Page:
Discussion in 'Trinity Yacht' started by YachtForums, Jul 10, 2009.
In the auto industry we call that the 5 mph bumper test. looks like they passed!
I think if I were the guy on the swim platform that I would have started to relocate myself as the dock came closer.
yikes... i guess the captain's ego took an equally big hit ...
Med mooring is not the easiest maneuver in the book but i wonder what happened... was he counting on the anchor to be set?
Wonder what the damage was. Seems like he was coming in a bit too fast, even if he was counting on the anchor to be set. I also think he got a bit too close to the anchor lines on that Ferretti!
Would you guys think the wind had a lot to do with it, or just poor skills?
I'd vote for wind and whoops. It happens. Strong breeze blowing onto her stbd. side. Could have been worse had he come in slower and gotten pushed into his neighbor.
Might have been better with enough fenders.
But he did a nice job keeping it off the Ferretti on the way out.
...until he got sideways and almost got his port prop and fin tangled up.
I have never done a Med mooring nor practiced one, but everything I have read, which doesn't put it into practices, states to set the anchor and maintain tension while backing in. I noticed several of you stated was he hoping the anchor was set so I gather there are instances when you should not set the anchor prior to backing in, how does one know when or when not to set their anchor prior to backing in and maintaining tension? By wind, current, or other factors not associated with docking in a slip or at a dock?
Situational awareness and experience.
A lot depends upon the boat and the ground tackle.
We once had this thread on Med moorings; http://www.yachtforums.com/forums/yacht-captains/3243-mediterranean-moor.html
He still did a nice job. With that breeze, the bow going sideways was a bit of a given. And who knows what was going on with the ground tackle at the time.
And what almost happened doesn't count against him. What counts is what did happen. Which is, he kept his fin out of it and he stayed off the Ferretti. That in my book counts as a nice job in that situation.
Everybody has a bad day sooner or later. But how you recover can help make up for it.
I still think he came in too fast. He should've taken the wind factor into consideration. If I was the owner of that boat I'd be quite upset with my captain.
And where are the stern fenders just behind the swim platform? Shouldn't that deckhand be ready with a fender just in case? At least thats what I've mostly seen in the Med, including boats that were docking in Monaco, Portofino, Porto Cervo, Antibes, St. Tropez, and Cannes.
Anyway, as Capt. Bill said, everybody has a bad day sooner or later.
I med moored in Jamaica with our 70 ft stephens and luckily there was no wind or current, drop the hook and back in, hook was about 20 ft out from the bow when finally docked, not the best feeling when the breeze comes up, major fenders out as the boat will swing at the forward end, some even got damaged when we where there but luckily not us. I have also done it here in the PNW when the dock is really short and we need to get people off etc, usually only for one nite though reqires quick action by the person on the swim grid for line handling.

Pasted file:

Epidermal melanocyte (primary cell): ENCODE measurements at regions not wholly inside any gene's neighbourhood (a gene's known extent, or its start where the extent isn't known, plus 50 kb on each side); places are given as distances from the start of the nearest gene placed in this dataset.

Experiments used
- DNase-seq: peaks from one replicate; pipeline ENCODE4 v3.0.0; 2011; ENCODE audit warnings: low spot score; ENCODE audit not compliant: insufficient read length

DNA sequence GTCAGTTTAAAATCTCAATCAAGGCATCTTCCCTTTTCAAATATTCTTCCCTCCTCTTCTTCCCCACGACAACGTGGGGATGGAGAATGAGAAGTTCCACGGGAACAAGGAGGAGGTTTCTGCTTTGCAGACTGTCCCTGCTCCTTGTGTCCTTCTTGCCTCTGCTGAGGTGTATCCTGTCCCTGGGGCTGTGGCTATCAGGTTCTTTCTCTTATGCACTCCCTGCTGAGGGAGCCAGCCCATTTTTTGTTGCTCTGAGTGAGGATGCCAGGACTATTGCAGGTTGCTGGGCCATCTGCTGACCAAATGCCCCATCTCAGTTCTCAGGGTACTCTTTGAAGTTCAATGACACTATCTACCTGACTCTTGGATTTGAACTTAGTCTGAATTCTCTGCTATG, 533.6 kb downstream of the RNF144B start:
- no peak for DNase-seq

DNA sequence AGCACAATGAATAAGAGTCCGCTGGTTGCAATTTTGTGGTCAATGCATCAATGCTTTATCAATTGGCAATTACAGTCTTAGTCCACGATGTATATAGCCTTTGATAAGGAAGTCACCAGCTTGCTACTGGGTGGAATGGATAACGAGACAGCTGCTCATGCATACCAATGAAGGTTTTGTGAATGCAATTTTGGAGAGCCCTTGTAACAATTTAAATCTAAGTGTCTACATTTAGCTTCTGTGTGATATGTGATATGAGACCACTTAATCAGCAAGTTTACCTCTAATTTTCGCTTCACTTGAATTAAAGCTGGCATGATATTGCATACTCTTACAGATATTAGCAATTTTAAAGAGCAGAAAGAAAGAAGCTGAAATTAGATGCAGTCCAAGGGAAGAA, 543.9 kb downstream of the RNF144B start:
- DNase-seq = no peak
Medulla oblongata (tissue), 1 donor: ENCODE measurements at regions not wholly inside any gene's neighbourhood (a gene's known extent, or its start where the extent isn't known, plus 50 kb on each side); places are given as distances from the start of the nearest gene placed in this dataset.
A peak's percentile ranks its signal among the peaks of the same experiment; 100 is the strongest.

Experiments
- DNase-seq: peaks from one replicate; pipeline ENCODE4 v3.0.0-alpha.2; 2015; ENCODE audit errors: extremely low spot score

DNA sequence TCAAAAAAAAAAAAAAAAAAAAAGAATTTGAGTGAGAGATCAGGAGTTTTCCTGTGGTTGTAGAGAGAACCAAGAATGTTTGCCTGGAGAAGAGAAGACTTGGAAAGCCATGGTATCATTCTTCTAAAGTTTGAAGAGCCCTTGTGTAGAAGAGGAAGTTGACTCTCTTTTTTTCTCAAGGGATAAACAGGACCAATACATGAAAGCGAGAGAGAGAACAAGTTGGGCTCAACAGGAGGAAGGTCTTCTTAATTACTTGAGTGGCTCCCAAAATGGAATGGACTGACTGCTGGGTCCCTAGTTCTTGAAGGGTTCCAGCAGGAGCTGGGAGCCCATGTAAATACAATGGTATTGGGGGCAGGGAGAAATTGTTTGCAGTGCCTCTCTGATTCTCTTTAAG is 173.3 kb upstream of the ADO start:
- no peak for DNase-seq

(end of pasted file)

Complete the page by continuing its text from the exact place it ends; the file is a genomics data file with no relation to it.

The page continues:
You saw how much a victim to the wind he became when he poked his nose out and slowed. He had to come in fast to counter the wind although, given the space on his starboard I'd have opted for a less direct approach. As for the bump, someone miscalculated. I couldn't see in the video if he was operating from the stern or possibly had someone at the stern calling off the distance. In either case,
I doubt it. Embarassing, yes. Will he second guess it in his mind for a day or two? Yes. But that is just one of those things that sometimes happen on windy days. If it didn't the repair guys would go broke. In a major screw up he'd have dirven through that dock.
If you know Mine Games, you know that’s a $3 million submarine lashed to the aft deck. It appears that she escaped with a mere dock rash; however the circumstance could have been perilous.
Those goofy Euro marinas... what is with all the marinas in Europe? Not even a 150 footer gets a dock that doesn't require an anchor?
As silly as that sounds it really is a valid question. I run smaller boats and wouldn't consider going into a marina that doesn't put pilings between the slips. These yachts spend so much money, why don't they demand it or even foot the bill to put in some dolphins. It seems rediculous to slide a 150' yacht 150' down the side of another yacht like it's a gray painted battleship and med-moor like was done with little Italian fishing skiffs 80 years ago. With the cost of awlgrip it isn't quaint.
It's a space and demand issue I would think. And if your careful (and have enough fenders) Med mooring is not that hard.
But is it practical? Or is it more about culture/tradition?